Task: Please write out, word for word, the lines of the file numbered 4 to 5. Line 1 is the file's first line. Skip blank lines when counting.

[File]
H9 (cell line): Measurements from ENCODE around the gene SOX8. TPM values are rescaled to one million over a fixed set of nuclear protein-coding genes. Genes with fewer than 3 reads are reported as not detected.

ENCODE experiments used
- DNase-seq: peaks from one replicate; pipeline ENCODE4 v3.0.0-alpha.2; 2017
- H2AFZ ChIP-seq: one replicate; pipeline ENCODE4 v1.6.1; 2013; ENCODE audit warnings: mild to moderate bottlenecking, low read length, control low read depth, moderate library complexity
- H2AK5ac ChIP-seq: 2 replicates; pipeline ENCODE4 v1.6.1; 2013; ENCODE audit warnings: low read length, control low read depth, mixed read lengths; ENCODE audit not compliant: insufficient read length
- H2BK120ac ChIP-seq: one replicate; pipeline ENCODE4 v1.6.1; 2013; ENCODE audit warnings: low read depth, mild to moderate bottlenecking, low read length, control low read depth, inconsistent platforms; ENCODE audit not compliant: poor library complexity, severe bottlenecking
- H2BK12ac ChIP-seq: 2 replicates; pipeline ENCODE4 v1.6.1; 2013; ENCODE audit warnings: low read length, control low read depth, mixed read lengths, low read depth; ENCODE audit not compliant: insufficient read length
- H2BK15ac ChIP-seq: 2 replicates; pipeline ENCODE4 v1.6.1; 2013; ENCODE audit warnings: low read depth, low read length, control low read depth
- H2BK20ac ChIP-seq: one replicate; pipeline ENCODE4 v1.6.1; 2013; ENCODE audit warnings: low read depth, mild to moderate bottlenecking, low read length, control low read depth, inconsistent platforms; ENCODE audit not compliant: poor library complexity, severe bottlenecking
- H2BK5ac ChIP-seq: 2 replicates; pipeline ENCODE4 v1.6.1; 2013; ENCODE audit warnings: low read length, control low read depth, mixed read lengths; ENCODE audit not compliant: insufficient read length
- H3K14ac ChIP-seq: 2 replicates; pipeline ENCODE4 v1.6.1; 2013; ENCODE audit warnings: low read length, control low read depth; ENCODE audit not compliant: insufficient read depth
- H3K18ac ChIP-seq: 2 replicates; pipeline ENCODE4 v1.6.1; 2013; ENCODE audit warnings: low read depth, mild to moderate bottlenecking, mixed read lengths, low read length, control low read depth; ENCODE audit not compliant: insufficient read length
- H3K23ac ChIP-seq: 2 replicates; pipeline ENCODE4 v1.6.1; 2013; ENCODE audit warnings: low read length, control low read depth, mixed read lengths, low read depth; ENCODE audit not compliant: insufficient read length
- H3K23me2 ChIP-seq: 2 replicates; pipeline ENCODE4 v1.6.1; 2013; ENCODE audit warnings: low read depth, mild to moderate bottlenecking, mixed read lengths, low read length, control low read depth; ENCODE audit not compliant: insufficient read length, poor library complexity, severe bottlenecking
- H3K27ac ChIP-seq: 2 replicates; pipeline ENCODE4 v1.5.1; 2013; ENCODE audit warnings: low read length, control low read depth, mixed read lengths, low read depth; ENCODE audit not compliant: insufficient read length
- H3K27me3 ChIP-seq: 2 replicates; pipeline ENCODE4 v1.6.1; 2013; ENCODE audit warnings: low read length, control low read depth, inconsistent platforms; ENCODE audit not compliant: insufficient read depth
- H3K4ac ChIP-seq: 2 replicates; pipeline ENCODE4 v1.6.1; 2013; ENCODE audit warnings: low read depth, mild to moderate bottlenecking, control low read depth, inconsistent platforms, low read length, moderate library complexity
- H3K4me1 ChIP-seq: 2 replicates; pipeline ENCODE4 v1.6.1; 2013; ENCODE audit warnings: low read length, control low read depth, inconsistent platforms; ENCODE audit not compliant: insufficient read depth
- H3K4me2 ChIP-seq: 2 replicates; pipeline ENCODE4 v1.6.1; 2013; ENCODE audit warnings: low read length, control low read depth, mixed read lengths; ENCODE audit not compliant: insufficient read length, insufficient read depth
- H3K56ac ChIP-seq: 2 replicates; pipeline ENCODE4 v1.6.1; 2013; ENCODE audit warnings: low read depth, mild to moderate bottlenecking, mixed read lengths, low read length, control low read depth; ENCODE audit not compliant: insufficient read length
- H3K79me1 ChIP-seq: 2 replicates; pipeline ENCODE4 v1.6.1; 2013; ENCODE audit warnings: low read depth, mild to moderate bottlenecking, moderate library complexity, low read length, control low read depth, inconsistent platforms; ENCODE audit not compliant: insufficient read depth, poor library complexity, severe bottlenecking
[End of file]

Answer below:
- H2AFZ ChIP-seq: one replicate; pipeline ENCODE4 v1.6.1; 2013; ENCODE audit warnings: mild to moderate bottlenecking, low read length, control low read depth, moderate library complexity
- H2AK5ac ChIP-seq: 2 replicates; pipeline ENCODE4 v1.6.1; 2013; ENCODE audit warnings: low read length, control low read depth, mixed read lengths; ENCODE audit not compliant: insufficient read length